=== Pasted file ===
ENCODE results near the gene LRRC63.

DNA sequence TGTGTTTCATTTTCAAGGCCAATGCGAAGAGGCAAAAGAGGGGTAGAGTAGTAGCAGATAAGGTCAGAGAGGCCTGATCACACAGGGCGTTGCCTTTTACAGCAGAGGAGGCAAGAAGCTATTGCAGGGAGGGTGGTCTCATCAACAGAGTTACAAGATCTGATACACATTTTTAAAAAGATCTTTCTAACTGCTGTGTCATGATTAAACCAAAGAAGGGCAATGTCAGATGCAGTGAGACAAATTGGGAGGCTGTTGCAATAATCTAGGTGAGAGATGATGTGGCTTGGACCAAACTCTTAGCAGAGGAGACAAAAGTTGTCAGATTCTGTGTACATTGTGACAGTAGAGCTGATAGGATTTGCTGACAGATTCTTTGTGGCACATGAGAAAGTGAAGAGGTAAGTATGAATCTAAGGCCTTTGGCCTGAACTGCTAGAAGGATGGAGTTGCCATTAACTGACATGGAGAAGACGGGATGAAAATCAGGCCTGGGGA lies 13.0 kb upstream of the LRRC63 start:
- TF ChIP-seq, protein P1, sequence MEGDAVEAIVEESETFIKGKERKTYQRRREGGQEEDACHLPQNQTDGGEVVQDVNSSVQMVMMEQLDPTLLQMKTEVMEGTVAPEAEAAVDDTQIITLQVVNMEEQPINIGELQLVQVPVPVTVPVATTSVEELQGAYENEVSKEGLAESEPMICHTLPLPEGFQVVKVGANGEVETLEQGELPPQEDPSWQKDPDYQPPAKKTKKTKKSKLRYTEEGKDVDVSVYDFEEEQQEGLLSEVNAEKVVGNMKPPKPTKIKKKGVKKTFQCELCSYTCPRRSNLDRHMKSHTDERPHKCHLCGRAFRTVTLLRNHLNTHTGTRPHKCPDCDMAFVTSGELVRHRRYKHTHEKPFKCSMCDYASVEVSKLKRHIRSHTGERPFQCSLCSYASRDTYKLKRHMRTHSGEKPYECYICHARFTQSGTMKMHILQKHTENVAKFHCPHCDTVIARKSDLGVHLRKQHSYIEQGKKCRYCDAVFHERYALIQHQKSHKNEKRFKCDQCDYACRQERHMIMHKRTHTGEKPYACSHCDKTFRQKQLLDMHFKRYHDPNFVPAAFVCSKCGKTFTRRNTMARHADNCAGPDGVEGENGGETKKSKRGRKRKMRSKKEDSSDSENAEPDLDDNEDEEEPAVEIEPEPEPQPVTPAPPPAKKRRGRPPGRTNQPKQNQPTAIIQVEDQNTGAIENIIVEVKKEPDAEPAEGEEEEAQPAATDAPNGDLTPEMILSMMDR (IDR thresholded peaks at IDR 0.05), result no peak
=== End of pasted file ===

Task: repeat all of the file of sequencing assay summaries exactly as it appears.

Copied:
ENCODE results near the gene LRRC63.

DNA sequence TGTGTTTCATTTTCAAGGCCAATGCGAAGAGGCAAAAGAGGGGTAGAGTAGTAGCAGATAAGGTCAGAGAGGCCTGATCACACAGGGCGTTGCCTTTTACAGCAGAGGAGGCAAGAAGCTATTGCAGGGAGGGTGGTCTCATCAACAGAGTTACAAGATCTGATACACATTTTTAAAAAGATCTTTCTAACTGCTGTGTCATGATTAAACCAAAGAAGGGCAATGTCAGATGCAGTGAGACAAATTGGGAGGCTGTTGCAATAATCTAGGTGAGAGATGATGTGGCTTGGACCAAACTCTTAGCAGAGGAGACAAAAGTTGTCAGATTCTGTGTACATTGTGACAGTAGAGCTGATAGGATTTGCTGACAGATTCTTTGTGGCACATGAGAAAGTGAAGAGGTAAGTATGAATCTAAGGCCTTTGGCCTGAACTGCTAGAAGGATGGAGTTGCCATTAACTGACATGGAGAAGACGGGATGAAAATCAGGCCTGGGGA lies 13.0 kb upstream of the LRRC63 start:
- TF ChIP-seq, protein P1, sequence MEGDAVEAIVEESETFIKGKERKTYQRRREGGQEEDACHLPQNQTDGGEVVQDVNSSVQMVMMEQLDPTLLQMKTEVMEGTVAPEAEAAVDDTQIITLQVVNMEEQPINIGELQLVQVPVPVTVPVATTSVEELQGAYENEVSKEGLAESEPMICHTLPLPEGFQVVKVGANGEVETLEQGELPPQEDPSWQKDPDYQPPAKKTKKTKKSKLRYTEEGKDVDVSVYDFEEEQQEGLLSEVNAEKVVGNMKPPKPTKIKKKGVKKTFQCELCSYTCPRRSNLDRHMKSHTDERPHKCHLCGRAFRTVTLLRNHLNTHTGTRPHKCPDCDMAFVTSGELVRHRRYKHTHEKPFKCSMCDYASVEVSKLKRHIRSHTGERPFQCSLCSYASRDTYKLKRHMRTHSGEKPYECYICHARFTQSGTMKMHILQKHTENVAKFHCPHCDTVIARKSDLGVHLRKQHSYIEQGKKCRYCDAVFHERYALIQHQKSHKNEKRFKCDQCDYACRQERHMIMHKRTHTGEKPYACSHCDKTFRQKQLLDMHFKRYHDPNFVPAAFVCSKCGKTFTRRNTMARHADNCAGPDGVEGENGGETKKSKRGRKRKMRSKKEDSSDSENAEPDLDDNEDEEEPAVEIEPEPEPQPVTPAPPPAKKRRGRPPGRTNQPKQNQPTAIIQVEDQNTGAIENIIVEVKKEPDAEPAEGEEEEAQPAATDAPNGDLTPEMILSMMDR (IDR thresholded peaks at IDR 0.05), result no peak